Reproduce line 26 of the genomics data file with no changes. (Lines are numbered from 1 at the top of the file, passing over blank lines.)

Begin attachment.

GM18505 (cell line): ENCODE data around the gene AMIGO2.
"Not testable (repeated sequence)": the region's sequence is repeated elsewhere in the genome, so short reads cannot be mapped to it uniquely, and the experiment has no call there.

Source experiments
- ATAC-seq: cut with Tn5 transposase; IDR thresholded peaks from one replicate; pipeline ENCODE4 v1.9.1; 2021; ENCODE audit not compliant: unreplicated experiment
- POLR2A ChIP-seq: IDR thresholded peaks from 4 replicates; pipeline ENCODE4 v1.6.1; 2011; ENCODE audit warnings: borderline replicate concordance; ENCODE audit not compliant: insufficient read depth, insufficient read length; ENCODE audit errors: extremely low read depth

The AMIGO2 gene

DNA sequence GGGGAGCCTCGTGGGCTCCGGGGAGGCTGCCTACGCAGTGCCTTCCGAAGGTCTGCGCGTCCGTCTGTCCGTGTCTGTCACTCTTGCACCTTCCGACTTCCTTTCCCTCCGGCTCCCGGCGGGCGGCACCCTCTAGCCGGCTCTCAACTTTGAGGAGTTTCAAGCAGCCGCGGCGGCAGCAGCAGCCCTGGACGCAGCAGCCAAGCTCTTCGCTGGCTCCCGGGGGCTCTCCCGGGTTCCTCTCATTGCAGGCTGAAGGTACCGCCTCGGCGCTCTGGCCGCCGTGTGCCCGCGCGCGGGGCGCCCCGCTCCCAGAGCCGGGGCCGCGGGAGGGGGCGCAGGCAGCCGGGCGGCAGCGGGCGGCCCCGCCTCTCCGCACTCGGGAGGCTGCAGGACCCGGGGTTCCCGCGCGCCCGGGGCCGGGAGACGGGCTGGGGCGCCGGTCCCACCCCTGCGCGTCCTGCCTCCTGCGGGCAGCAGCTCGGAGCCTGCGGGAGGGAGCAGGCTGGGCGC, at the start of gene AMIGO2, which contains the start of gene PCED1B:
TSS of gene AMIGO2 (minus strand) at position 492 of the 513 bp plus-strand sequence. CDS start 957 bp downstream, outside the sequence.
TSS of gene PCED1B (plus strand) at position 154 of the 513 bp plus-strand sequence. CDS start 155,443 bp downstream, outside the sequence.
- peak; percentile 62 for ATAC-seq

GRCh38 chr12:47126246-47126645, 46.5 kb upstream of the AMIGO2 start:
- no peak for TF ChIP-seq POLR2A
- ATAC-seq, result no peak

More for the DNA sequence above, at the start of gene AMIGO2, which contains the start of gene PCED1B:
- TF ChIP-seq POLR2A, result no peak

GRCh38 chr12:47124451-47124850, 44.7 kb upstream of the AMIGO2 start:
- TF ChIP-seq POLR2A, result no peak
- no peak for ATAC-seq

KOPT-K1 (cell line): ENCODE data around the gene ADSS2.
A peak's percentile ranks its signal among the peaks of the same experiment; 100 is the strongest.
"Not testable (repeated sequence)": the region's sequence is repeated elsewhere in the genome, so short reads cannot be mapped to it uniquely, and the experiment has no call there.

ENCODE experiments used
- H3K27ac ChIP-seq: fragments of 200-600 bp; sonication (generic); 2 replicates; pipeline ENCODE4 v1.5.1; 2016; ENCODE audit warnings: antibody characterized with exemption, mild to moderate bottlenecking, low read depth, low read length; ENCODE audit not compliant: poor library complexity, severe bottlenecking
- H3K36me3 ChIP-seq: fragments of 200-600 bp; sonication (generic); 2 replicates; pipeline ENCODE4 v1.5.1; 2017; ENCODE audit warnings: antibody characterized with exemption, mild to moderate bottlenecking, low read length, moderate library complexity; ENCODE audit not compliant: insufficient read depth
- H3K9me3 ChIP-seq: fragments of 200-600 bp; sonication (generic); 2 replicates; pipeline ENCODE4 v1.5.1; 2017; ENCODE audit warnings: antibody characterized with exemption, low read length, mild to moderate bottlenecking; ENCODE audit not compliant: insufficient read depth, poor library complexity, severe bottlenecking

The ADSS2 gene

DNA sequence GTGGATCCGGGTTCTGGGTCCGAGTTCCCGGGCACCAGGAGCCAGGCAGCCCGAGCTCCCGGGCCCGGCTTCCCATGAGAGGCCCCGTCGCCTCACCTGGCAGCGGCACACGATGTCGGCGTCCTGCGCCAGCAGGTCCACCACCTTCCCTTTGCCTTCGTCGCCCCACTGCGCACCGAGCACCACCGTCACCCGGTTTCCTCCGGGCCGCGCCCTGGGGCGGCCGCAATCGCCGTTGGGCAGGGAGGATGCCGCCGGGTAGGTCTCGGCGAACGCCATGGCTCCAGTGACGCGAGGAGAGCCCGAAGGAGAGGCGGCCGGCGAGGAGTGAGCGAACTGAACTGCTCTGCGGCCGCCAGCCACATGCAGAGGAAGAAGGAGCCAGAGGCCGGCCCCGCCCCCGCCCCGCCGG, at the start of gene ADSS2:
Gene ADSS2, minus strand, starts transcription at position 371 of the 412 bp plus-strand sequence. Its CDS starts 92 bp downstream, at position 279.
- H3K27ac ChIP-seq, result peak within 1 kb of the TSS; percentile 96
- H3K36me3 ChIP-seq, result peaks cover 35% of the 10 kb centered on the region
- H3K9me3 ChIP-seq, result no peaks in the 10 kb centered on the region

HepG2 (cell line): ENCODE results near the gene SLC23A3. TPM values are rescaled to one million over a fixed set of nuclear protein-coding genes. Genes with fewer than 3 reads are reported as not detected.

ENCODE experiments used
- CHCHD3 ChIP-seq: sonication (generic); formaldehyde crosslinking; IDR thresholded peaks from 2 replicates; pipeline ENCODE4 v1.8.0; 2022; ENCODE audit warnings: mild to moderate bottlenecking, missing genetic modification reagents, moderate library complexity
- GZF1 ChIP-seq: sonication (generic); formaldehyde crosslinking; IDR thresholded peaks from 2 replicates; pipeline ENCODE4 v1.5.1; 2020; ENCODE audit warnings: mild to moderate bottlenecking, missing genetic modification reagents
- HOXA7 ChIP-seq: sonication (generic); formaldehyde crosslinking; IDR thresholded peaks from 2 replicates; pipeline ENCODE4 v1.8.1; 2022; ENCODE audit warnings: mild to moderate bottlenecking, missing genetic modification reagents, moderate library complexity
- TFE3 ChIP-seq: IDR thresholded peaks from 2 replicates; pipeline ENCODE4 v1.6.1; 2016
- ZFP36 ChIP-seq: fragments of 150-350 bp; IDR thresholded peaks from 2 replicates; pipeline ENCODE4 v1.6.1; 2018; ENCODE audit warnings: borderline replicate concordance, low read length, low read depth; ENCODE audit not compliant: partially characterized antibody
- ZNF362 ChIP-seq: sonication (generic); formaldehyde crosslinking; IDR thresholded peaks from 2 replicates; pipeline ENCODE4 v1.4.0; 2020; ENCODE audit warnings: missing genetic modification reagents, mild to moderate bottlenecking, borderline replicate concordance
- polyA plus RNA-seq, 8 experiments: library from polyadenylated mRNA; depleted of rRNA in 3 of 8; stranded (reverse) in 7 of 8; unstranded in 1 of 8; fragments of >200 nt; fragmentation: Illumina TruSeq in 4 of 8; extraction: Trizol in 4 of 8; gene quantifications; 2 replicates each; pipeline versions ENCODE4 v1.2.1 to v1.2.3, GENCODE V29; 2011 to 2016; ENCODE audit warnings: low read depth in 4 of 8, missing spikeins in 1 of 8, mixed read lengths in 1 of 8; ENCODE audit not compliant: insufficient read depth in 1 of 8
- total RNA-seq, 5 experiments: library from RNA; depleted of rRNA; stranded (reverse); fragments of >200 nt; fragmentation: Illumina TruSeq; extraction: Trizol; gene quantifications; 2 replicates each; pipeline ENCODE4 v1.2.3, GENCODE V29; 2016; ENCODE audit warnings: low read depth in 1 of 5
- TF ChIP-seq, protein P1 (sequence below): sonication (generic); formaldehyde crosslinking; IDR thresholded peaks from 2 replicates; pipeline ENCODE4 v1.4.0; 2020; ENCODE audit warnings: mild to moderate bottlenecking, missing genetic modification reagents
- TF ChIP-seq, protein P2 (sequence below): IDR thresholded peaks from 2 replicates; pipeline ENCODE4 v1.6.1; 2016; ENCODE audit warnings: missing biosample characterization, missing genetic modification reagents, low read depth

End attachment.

The ADSS2 gene